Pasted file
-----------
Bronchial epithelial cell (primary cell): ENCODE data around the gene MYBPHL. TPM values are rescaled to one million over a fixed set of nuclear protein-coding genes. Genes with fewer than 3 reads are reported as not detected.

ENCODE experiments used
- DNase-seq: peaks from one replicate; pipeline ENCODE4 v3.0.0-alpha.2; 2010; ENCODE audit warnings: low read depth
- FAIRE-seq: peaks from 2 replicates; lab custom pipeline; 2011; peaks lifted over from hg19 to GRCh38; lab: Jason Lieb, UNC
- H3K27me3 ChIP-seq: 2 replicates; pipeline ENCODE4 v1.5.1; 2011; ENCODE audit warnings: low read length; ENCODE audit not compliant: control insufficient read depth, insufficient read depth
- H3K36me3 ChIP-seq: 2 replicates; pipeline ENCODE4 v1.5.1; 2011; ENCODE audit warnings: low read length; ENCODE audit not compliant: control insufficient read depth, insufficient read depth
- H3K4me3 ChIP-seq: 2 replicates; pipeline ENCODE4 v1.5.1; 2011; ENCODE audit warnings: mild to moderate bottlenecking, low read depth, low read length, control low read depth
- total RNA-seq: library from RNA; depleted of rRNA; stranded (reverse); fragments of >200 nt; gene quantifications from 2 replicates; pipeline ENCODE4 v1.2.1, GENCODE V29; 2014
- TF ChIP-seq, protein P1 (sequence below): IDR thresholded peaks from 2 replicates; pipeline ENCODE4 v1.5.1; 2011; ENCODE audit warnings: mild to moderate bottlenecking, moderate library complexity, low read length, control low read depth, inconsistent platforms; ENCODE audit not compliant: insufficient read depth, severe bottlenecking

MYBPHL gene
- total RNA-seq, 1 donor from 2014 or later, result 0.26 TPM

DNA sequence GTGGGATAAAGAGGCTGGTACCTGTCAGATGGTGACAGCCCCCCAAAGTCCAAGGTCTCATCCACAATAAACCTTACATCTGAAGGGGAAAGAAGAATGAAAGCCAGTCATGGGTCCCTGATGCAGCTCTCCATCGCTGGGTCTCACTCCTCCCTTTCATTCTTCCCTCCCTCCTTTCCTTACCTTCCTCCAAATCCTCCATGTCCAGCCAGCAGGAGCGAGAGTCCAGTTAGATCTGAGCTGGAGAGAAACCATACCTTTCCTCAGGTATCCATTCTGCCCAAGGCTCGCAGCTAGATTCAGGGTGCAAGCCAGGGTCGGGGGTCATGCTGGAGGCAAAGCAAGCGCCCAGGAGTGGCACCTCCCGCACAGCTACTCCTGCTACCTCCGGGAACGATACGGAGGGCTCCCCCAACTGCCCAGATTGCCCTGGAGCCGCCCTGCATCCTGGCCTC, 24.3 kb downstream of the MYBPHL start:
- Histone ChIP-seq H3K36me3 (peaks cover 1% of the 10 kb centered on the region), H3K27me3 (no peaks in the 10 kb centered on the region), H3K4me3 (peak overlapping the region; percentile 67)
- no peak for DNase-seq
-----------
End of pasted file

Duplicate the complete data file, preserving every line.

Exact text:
Bronchial epithelial cell (primary cell): ENCODE data around the gene MYBPHL. TPM values are rescaled to one million over a fixed set of nuclear protein-coding genes. Genes with fewer than 3 reads are reported as not detected.

ENCODE experiments used
- DNase-seq: peaks from one replicate; pipeline ENCODE4 v3.0.0-alpha.2; 2010; ENCODE audit warnings: low read depth
- FAIRE-seq: peaks from 2 replicates; lab custom pipeline; 2011; peaks lifted over from hg19 to GRCh38; lab: Jason Lieb, UNC
- H3K27me3 ChIP-seq: 2 replicates; pipeline ENCODE4 v1.5.1; 2011; ENCODE audit warnings: low read length; ENCODE audit not compliant: control insufficient read depth, insufficient read depth
- H3K36me3 ChIP-seq: 2 replicates; pipeline ENCODE4 v1.5.1; 2011; ENCODE audit warnings: low read length; ENCODE audit not compliant: control insufficient read depth, insufficient read depth
- H3K4me3 ChIP-seq: 2 replicates; pipeline ENCODE4 v1.5.1; 2011; ENCODE audit warnings: mild to moderate bottlenecking, low read depth, low read length, control low read depth
- total RNA-seq: library from RNA; depleted of rRNA; stranded (reverse); fragments of >200 nt; gene quantifications from 2 replicates; pipeline ENCODE4 v1.2.1, GENCODE V29; 2014
- TF ChIP-seq, protein P1 (sequence below): IDR thresholded peaks from 2 replicates; pipeline ENCODE4 v1.5.1; 2011; ENCODE audit warnings: mild to moderate bottlenecking, moderate library complexity, low read length, control low read depth, inconsistent platforms; ENCODE audit not compliant: insufficient read depth, severe bottlenecking

MYBPHL gene
- total RNA-seq, 1 donor from 2014 or later, result 0.26 TPM

DNA sequence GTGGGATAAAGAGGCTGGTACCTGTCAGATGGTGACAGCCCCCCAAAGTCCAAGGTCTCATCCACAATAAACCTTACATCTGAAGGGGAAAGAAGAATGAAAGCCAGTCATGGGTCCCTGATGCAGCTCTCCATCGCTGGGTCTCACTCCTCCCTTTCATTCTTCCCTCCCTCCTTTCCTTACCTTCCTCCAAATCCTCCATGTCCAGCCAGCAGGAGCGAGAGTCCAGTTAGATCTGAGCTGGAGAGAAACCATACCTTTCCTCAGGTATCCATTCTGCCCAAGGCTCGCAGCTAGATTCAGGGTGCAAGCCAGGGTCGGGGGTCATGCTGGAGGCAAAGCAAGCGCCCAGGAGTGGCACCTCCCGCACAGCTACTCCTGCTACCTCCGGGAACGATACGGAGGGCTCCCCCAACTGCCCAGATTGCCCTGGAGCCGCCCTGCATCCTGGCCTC, 24.3 kb downstream of the MYBPHL start:
- Histone ChIP-seq H3K36me3 (peaks cover 1% of the 10 kb centered on the region), H3K27me3 (no peaks in the 10 kb centered on the region), H3K4me3 (peak overlapping the region; percentile 67)
- no peak for DNase-seq